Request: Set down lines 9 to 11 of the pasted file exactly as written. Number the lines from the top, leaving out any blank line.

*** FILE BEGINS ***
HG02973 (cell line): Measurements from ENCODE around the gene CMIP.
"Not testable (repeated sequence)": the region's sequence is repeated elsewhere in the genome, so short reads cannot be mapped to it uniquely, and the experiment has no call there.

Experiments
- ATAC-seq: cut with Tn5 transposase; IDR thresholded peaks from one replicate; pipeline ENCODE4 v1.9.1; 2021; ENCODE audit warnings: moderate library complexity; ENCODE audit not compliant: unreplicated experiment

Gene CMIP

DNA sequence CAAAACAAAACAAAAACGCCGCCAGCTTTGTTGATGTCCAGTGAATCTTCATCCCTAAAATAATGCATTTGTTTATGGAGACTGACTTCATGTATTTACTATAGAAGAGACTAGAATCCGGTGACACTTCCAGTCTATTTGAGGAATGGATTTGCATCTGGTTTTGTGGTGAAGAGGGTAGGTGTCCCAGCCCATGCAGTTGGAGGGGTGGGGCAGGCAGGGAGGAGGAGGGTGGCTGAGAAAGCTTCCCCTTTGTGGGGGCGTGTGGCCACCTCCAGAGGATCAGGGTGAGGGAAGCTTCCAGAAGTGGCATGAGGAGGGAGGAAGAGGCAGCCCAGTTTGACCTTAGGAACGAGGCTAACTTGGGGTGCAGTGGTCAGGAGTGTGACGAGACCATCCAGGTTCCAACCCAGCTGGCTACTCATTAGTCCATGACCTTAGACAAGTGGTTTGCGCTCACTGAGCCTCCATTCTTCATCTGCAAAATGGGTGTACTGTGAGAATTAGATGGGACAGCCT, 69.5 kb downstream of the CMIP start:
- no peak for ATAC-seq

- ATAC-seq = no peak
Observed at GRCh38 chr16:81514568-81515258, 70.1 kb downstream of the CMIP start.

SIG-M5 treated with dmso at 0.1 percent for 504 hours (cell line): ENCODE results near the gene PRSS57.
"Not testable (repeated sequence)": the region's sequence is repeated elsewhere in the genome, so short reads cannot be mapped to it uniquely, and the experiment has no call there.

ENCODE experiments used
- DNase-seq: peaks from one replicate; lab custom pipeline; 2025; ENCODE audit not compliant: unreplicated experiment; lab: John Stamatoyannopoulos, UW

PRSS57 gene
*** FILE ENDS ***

Observed at GRCh38 chr16:81514568-81515258, 70.1 kb downstream of the CMIP start.

SIG-M5 treated with dmso at 0.1 percent for 504 hours (cell line): ENCODE results near the gene PRSS57.
"Not testable (repeated sequence)": the region's sequence is repeated elsewhere in the genome, so short reads cannot be mapped to it uniquely, and the experiment has no call there.